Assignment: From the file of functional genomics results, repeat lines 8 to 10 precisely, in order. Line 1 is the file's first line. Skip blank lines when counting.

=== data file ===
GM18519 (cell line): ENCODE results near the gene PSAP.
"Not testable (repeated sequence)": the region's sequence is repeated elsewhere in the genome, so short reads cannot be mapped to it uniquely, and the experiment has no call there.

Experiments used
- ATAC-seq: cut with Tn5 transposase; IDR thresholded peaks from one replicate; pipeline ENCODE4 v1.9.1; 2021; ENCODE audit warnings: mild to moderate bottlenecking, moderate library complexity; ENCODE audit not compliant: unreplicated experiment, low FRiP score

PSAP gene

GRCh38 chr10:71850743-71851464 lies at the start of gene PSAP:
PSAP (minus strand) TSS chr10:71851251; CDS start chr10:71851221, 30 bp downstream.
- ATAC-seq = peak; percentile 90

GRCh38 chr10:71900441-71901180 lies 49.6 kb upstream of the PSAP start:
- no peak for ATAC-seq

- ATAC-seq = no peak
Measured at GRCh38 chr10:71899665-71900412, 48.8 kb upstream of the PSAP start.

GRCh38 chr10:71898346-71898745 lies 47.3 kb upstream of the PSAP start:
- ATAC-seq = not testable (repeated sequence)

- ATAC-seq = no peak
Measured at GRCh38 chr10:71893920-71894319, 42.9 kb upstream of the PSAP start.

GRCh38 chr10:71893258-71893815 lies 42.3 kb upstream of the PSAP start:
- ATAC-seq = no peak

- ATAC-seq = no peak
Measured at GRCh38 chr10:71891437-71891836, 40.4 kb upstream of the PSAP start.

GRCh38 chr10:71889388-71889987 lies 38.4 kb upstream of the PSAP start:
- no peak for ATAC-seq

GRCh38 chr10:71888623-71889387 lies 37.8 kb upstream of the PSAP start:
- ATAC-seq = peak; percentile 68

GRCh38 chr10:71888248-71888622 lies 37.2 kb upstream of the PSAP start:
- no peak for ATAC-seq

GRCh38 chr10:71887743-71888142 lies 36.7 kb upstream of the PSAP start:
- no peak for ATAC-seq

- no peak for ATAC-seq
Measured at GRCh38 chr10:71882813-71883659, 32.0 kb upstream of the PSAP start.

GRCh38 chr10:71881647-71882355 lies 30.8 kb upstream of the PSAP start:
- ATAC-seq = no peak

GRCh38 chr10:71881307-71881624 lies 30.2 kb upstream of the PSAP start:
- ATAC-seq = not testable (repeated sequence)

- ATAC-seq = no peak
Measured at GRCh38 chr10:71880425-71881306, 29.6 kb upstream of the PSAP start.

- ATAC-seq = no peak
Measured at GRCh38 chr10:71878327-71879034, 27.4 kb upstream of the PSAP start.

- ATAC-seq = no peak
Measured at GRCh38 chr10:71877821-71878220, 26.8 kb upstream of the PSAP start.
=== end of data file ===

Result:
- ATAC-seq = peak; percentile 90

GRCh38 chr10:71900441-71901180 lies 49.6 kb upstream of the PSAP start:
- no peak for ATAC-seq